Should You Prepare for a Stock Market Crash?

Many of us who lived through the financial crisis of 2008 believe another stock market crash is on the horizon. Consider billionaire investor Carl Icahn, for example, who had a net equity position that was 150 percent short as of the end of March. That indicates at least one investor thinks the stock market will tank.

He isn’t alone. According to a 2016 study by the National Bureau of Economic Research titled “Crash Beliefs From Investor Surveys,” the average investor believes there is a 20 percent plus chance of a 1987-magnitude crash (when the Dow Jones Industrial Average dropped 22.6 percent in a single session) or 1929-magnitude crash (when the Dow dropped 12.8 percent in a single session). These were the worst single-day plunges since the Dow’s inception in 1896.

The study is based on periodic surveys conducted since 1989 that ask investors to assess the risk of a 1987 or 1929-magnitude crash over the next six months. Over the past three decades, the perceived risk averaged 19 percent. In the most recent survey, it was 22.2 percent.

That doesn’t mean a crash will happen. According to the study authors, investors tend to believe crash probabilities are higher during bear markets. And crash probabilities tend to rise after an increase in the number of references to a “crash” in the media.

Still, when markets are volatile, it’s a good idea to review your portfolio with your financial advisor. He or she can tell you if you’re set up in a way that meets your investing goals and your risk tolerance over the long term.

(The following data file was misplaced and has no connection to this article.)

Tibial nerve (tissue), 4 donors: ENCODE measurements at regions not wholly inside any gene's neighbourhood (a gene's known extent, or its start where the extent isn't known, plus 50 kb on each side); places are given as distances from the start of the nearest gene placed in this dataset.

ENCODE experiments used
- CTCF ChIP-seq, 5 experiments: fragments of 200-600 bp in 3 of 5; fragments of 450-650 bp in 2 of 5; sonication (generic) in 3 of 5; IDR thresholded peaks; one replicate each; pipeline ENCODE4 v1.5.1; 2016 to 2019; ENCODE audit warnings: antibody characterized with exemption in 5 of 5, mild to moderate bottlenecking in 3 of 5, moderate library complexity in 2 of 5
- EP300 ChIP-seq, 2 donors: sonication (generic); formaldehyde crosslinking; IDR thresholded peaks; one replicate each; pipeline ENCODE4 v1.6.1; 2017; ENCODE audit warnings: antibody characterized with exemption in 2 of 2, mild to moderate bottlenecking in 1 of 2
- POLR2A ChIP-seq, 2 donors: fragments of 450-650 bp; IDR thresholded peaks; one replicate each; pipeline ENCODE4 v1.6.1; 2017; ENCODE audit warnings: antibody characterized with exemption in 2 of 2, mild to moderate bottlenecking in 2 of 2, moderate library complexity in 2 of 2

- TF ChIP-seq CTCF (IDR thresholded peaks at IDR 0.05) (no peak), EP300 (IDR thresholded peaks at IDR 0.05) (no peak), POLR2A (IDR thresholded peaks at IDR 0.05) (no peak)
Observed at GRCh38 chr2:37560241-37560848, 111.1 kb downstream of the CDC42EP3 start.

Debt Has Been Our Dirty Secret Long Enough

Almost everyone has debt, but no one wants to talk about it. It’s time we do, however, if we’re ever going to get out of it.

According to the New York Federal Reserve, in the first quarter of 2016, the total U.S. consumer debt (including mortgages, auto loans, student loans, and credit cards) stood at $12.25 trillion.

As important, we’ve reached the largest increase in mortgage debt since the beginning of the Great Recession.

In 2015, the average household debt totaled $130,922, and pays a total of $6,658 in interest per year, that is 9 percent of their average household income ($75,591), according to a recent study by NerdWallet.

Its American Household Credit Card Debt Study analyzed data from several sources, including the New York Federal Reserve and the U.S. Census Bureau, then commissioned an online survey of more than 2,000 adults.

One reason debt has grown so dramatically is that the growth in the cost of living now outpaces the growth in our household incomes.

In the last 12 years, the growth in median household income was up by 26 percent, while our cost of living increased by 29 percent, according to the study.

There’s also been a change in the way we think about debt. In the past, people bought cars, and sometimes houses, for cash.

Today, credit is king. In U.S. households that carry credit card debt, the average amount of that debt is $15,762.

And many of those households don’t even realize the extent of their debt.

Debt isn’t always bad. A student loan can lead to a higher-paying job, for example. But credit card debt, with its high interest rates, can prove very costly over the long term.

Debt should be paid off as quickly as possible. And while that will require many of us to adopt a new perspective, the end result can be life-changing, in a good way.